PDP Convention: PDP members fight over zoning of party positions


By Dirisu Yakubu

As the Peoples Democratic Party (PDP) inches closer to its December 9 national elective convention; one issue that has been bothering the mind of party stakeholders, particularly those seeking elective offices at the convention is micro-zoning.

PDP
PDP

The PDP once famed for its omnivorous presence at all tiers of government across almost all States of the federation for about 16 years suddenly witnessed a reversal of fortunes following its defeat by the hurriedly-put-together All Progressives Congress (APC) in the 2015 general elections. As if the defeat was not enough, the party for more than a year was engulfed in a leadership tussle that posed an existential threat until the Supreme Court judgment on July 12, 2017.

For party chieftains, members and supporters across the land, the only way to reposition the party as the major opposition platform ahead of 2019 was to avoid a repeat of the mistakes that cost the party the 2015 Presidential seat. Not surprisingly, the post-election committee empanelled by the PDP and headed by the Deputy Senate President, Ike Ekweremadu recommended the zoning of the Office of the President to the North and the National Chairmanship to the South. This, according to the party was to avoid a similar conundrum which led to the emergence of Dr. Goodluck Jonathan as the party’s Presidential flag bearer in 2015, as against a candidate of Northern extraction.

The recommendations of the Ekweremadu Committee were subsequently adopted by the National Executive Committee (NEC) of the party and ratified by the non-elective convention which held on August 12, 2017, in Abuja.

At various fora and press conferences of the party, the National Caretaker Committee (NCC) led by Senator Ahmed Mohammed Makarfi made it a point of duty to throw more light on the zoning arrangement reached by the party ahead of the 2019 general elections. While noting that micro-zoning was not contemplated at the Port-Harcourt convention, Makarfi regularly insisted that the leadership of the party would recognise a consensus arrangement reached by stakeholders of particular zones on any elective position.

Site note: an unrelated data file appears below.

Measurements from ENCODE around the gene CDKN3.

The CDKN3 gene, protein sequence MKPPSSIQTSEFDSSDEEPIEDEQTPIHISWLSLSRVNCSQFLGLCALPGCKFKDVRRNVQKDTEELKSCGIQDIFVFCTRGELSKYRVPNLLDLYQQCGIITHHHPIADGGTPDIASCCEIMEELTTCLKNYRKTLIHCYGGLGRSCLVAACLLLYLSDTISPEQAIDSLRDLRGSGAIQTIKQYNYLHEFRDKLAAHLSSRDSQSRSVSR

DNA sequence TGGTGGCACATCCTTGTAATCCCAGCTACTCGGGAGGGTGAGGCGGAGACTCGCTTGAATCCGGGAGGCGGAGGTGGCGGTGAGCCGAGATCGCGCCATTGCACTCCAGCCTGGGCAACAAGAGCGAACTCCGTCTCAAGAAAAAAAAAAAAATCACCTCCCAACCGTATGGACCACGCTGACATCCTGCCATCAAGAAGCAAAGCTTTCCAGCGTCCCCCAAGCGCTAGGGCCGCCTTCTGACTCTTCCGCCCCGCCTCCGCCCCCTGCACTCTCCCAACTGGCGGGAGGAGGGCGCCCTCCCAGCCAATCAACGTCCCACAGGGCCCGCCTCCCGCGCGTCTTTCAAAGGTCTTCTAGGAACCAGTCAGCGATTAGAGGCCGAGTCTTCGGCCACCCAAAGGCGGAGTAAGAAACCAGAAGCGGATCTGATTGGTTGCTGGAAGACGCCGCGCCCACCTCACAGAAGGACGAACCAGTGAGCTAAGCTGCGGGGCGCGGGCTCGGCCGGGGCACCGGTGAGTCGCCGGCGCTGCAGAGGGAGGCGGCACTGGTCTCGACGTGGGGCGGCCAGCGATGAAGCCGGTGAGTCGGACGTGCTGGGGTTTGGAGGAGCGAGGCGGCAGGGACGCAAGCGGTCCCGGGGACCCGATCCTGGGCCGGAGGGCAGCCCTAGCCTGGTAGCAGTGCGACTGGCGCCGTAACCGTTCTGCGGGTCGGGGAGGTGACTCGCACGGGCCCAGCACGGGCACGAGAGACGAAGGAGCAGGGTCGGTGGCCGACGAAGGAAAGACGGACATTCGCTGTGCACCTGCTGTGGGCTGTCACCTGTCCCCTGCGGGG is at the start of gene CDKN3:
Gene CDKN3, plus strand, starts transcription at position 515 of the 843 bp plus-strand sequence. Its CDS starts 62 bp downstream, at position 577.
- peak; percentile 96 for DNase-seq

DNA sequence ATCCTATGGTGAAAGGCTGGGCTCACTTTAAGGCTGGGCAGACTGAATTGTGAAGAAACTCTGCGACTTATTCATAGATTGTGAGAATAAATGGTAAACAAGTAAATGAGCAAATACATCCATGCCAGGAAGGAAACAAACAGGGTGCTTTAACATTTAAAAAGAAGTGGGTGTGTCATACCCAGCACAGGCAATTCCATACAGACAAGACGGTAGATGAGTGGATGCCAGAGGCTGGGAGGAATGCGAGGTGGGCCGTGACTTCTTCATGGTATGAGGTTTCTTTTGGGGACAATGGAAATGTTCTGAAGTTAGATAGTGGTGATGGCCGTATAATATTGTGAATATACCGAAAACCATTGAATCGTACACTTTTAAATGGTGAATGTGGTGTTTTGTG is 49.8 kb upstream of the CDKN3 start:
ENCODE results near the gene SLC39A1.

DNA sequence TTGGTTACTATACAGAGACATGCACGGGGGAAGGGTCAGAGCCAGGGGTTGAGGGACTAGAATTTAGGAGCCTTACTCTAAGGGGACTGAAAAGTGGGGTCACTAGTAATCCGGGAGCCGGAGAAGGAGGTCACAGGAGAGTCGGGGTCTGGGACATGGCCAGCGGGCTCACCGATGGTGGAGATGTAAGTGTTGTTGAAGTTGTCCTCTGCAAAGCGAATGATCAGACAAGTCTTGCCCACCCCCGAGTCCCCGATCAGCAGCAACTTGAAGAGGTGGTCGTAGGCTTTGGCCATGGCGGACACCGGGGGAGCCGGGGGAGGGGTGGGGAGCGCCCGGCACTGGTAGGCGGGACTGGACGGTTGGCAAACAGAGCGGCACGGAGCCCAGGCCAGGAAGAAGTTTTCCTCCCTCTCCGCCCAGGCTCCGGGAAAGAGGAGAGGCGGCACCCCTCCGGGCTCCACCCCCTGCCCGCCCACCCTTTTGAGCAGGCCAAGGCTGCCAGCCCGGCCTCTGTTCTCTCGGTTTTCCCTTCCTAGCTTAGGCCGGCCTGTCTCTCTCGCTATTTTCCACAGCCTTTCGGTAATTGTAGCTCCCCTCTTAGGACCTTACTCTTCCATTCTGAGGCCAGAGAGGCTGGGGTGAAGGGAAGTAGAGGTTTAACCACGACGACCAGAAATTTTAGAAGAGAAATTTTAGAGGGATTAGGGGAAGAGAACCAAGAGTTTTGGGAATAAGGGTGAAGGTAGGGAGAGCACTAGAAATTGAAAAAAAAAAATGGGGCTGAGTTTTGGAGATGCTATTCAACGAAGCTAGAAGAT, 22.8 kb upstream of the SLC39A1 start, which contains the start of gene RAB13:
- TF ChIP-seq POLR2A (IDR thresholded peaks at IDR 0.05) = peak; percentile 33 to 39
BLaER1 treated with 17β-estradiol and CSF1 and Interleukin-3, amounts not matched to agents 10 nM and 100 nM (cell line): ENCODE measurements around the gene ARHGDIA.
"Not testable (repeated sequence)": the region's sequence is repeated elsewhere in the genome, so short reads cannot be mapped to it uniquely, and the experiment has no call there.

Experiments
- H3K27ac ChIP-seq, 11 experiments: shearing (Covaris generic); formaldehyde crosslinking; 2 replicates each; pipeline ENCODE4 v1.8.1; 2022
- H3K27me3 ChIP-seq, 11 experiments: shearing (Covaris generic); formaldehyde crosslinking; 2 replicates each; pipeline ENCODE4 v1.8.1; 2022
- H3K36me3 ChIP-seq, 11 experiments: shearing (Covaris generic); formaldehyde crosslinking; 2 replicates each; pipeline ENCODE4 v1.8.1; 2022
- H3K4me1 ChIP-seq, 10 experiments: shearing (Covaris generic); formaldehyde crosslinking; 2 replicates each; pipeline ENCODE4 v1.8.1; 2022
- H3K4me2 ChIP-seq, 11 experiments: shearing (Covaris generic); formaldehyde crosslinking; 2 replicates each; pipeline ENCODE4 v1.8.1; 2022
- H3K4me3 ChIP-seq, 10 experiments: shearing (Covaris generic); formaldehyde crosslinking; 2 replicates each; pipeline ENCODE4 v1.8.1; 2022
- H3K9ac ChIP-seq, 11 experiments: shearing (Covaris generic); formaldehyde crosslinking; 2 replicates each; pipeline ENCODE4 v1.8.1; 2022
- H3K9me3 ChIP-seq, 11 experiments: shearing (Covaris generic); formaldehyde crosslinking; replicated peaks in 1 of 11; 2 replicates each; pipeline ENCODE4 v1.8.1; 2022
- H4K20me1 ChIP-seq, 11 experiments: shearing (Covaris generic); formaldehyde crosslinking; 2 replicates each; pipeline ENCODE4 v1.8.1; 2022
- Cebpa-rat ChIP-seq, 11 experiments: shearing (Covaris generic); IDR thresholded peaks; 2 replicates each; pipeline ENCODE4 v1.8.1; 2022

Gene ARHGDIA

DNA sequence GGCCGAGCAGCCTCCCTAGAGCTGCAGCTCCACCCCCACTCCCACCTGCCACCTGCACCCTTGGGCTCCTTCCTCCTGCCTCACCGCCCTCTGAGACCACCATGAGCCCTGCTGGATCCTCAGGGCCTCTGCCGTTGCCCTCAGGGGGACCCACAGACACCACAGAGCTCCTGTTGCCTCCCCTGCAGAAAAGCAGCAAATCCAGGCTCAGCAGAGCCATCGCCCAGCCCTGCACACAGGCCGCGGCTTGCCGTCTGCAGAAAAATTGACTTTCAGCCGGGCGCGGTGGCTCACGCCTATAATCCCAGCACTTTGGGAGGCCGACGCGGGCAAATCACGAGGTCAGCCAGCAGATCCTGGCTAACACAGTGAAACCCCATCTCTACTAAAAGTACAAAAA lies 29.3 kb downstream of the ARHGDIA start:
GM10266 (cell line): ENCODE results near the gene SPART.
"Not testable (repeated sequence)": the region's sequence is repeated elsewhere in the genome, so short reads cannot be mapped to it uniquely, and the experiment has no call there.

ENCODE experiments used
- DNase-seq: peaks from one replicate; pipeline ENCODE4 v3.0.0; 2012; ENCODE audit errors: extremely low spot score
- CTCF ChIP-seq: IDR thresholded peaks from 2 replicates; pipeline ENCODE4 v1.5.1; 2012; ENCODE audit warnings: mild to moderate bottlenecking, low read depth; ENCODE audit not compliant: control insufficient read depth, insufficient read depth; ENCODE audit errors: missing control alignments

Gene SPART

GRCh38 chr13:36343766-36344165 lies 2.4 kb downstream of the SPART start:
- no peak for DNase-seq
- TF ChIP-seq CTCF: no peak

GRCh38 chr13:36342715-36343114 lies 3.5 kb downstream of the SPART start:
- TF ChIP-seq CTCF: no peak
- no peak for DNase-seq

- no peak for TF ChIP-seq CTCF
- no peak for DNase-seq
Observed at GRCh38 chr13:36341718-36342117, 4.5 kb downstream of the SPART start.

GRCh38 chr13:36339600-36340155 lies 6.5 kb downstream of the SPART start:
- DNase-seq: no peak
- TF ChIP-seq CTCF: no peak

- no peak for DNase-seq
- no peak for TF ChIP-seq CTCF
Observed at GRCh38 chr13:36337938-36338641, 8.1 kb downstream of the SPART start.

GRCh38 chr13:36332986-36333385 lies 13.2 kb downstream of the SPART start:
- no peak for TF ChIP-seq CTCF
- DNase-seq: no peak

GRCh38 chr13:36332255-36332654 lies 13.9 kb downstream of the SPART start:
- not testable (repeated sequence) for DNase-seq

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In the last couple of weeks, Makarfi again drew the attention of party members to the limited powers of the NCC, arguing that some forces wanted the committee to wield the powers not vested on it by the constitution of the party. Of particular concern to the caretaker committee was the national chairmanship of the party, which in the reasoning of some analysts ought to go the South-West, owing largely to the fact that the zone had never occupied the office in acting or substantive capacity since the inception of the party in 1998.

However, that argument was rebutted by other party stakeholders who contended that the South-South had also never occupied the position in a substantive capacity given the fact that Prince Uche Secondus from Rivers State only served in an acting capacity.

In the words of Makarfi, it was left for the South-West to intensify lobby of the other two zones in the South to quit the race and pave the way for one of its own to emerge victorious at the December convention. With just a little over a week to the big event, the two South-South chairmanship aspirants, Uche Secondus and Raymond Dokpesi are as consistent in the race as they have been; thus giving credence that the matter would be resolved at the convention.

On why some positions were micro zoned in other regions, Makarfi said the development was a product of the political arrangement by stakeholders in the states involved. For instance, it was gathered that the office of the National Secretary which was zoned to Katsina, was a political arrangement by the North even as the NCC didn’t preclude interested aspirants outside Katsina, from vying for the office. It was for this reason that two prominent chieftains of the party, Senator Umar Ibrahim Tsauri ( Katsina) and Alhaji Abubakar Mustapha (Kaduna) are set to slug it out in December for the plum seat of the party’s national scribe.